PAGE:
A Cellular Automata Sznajd Model



If you’re here for the presentation slides

The song in my mind while doing this was:

This post is inspired by a talk from Mirta Galesic which I had the chance to catch at the Symposium on the Science of Stories which was actually a very refreshing one, as it yelled multidiscipline right from the speakers bios.

Anyway, this particular talk was about communicating complex data to the public as it has been shown that people are often more receptive to narratives than to raw data (not everybody’s trained to understand statistics) but how we present this such narratives is crucial to make our statement spread. She stated that people in general don’t care about what scientist say in order to form an opinion but rather the likelihood of having one or another posture in a a certain topics is conditioned by the one from our closest friends. A particular example she gave was about vaccinations; no mather how many papers or interviews to scientist there are about how we should vaccinate, people won’t hear if they have made their minds into something, is just when the ones that sorround them differ when they’ll probably change their minds (sounds like a shame based opinion dynamics).

Then, to hear about that from her made me rethink a model that I had already played with but in networks… the Sznajd. This model is a econophysics one that (believe it or not 😜) is based on the Ising model. This Sznajd model is also known as the united we stand, divided we fall model, this is because it’s build on the premise that your opionion is based on the opinion of those who are really close to you.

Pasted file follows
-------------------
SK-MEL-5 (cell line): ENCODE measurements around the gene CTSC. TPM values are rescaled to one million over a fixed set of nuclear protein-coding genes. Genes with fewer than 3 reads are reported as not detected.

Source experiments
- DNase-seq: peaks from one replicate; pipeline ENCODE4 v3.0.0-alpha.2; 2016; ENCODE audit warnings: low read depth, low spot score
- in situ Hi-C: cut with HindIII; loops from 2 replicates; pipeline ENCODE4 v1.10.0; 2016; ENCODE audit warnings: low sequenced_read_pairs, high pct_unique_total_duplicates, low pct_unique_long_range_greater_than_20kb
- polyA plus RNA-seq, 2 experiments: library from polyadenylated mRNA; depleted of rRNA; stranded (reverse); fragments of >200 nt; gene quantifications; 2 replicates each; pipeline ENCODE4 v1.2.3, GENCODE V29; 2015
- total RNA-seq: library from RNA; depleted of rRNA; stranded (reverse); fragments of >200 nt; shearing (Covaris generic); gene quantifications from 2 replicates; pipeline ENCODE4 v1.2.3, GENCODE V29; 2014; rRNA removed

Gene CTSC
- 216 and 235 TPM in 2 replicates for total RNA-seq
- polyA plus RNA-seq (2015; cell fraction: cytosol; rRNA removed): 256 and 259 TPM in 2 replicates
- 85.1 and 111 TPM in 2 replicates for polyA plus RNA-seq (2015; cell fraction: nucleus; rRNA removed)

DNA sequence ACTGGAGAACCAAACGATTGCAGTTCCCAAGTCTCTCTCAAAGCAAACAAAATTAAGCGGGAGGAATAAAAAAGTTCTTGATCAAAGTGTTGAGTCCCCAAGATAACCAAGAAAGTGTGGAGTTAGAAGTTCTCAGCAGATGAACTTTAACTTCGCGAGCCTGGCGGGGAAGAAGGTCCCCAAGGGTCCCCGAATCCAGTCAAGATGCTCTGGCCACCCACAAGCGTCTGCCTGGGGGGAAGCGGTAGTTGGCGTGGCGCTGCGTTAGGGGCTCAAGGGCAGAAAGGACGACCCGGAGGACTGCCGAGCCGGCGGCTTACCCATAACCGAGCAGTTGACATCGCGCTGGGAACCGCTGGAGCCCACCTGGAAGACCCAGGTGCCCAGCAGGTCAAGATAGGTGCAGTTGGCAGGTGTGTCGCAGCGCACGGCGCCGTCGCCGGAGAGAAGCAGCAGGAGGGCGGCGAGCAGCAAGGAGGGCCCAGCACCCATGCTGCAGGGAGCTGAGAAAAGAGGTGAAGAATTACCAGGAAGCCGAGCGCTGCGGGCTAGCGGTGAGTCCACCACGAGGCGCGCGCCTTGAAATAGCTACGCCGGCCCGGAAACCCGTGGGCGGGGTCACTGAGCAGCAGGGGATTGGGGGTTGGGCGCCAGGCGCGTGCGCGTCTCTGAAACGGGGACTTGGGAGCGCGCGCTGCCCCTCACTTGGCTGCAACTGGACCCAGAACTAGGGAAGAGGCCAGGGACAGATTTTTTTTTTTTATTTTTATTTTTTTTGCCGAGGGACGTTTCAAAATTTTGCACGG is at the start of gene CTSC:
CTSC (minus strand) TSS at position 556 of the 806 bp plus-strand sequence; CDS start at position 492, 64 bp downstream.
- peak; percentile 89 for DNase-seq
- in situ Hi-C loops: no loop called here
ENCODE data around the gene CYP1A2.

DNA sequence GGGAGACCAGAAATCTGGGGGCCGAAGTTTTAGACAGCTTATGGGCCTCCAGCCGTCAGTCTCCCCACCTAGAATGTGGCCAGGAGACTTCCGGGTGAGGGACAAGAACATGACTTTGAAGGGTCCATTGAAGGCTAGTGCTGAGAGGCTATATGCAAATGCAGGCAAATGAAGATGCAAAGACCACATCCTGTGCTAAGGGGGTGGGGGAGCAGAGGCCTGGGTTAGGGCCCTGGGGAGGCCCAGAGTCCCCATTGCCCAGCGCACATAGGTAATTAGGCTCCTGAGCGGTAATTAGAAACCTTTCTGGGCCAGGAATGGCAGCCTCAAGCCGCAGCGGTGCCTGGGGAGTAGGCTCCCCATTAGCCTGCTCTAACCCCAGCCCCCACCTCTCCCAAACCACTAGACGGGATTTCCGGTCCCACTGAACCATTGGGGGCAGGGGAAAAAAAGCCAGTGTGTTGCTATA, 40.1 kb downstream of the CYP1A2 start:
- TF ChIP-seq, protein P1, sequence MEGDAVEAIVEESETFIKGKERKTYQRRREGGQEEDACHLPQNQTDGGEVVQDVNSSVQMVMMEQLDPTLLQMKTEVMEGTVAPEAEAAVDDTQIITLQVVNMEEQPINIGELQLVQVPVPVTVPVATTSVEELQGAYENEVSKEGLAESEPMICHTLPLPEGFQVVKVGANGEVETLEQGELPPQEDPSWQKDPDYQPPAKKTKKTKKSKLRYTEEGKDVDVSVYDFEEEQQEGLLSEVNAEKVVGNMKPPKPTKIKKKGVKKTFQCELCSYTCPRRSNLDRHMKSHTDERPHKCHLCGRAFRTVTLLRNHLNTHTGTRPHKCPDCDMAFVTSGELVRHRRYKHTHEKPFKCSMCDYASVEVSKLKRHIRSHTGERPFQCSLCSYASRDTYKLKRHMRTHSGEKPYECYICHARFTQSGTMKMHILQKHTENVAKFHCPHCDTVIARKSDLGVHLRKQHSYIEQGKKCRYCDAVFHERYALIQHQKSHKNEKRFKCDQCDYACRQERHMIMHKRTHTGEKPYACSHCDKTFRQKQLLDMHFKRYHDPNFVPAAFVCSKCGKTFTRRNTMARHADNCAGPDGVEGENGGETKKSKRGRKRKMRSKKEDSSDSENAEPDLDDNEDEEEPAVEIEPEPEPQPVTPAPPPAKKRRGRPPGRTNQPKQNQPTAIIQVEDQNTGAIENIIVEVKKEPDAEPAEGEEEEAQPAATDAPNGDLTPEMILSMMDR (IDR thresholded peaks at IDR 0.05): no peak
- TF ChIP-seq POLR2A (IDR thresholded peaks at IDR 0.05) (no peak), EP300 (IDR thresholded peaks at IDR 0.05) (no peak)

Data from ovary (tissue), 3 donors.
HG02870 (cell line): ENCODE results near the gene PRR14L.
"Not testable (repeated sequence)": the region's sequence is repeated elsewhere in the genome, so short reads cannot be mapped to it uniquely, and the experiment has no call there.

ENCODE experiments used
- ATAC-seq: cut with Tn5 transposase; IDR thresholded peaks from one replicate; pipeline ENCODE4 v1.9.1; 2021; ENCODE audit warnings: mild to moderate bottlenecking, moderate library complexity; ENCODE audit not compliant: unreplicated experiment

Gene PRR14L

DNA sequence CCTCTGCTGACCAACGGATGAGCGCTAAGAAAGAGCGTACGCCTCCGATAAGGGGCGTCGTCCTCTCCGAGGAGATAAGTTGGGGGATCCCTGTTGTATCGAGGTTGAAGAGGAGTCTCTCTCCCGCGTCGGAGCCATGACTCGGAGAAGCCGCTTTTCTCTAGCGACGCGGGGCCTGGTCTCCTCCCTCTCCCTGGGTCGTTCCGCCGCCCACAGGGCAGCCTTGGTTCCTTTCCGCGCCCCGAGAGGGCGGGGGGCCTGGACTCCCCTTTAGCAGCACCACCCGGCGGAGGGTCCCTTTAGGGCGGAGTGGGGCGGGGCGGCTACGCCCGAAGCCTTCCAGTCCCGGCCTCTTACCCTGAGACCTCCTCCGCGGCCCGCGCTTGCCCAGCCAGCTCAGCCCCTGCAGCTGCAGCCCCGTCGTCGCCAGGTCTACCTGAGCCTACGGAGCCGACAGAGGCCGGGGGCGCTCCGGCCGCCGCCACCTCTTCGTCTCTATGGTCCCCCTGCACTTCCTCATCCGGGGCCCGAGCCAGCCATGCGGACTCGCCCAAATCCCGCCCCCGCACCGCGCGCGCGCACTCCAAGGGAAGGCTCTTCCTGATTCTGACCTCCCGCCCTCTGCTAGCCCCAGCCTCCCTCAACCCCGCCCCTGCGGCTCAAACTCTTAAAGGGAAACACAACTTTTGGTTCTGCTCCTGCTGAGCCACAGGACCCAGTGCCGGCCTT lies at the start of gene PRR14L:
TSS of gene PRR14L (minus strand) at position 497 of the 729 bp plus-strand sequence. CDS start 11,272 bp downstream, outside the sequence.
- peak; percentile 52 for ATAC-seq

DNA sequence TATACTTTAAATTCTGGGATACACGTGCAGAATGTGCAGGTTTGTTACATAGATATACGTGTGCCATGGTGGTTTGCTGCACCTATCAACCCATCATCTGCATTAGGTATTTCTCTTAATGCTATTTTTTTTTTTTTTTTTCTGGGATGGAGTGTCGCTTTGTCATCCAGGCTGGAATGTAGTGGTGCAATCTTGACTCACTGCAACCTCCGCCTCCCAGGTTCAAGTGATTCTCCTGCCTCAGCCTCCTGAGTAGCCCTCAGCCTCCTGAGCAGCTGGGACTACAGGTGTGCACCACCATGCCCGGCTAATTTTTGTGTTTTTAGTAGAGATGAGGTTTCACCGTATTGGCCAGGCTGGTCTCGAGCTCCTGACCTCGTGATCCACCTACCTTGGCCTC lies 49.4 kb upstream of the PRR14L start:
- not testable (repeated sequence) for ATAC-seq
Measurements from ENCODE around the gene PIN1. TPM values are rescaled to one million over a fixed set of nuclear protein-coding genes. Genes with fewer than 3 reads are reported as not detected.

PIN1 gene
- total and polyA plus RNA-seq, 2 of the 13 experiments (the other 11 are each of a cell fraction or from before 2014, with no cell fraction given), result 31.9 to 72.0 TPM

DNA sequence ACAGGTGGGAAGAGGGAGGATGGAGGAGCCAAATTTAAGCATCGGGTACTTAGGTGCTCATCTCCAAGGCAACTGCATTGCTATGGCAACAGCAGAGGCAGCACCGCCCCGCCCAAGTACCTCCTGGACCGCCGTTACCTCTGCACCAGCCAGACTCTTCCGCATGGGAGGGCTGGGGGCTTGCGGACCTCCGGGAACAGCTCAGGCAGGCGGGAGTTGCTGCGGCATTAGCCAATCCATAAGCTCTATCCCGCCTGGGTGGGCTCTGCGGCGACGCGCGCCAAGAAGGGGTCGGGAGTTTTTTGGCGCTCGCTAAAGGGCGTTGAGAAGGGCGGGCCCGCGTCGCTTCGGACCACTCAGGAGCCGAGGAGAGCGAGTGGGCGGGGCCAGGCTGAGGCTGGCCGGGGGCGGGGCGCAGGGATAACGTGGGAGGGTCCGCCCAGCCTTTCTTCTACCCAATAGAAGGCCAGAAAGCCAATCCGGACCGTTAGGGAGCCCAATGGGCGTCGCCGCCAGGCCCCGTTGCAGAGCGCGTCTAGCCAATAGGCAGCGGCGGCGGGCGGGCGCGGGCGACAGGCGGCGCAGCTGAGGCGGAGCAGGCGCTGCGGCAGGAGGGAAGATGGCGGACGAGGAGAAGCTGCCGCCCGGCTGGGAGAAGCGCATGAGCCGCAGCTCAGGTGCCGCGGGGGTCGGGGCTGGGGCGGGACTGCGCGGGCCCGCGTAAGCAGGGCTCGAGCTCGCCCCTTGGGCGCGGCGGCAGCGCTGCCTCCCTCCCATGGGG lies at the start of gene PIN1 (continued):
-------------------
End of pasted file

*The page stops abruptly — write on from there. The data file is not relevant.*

1 site convincing

The most basic set of rules for this is the 1 site convincing, which is really simple. First imagine that you are on a regular square lattice sznajd or any type of topology of your like, but let’s go with the square lattice one for ease. Now we start the lattice with a random distribution of two opinion, so each one of the nodes can get opinion 1 with probability p or opinion 2 with probability 1-p. Then, we randomly choose a subset of nodes and make all their neighboors agree with it.


So if we fix some values, like p=0.5 and n=0.1 the number of randomly selected nodes, we could get a video like this one


2 site convincing

To make it more interesting (or realistic) we could say that there’s no way that I’m going to change my whole ideology based on what a random close friend of mine thinks, so what the 2 site convincing rules says is that in order to change your friends opinion you not only need to be selected but randomly select one of your friends, and then if this one friend agrees with you then you both get to make all your friends have the same opinion that you.

Changing opinions


Not changing opinions


Again, with the same fixed values we get


3 site convincing

The third and last one is similar to the 2 site convincing, but now you select 2 random friends and both have to agree with you so you can change your whole neighborhood opinion.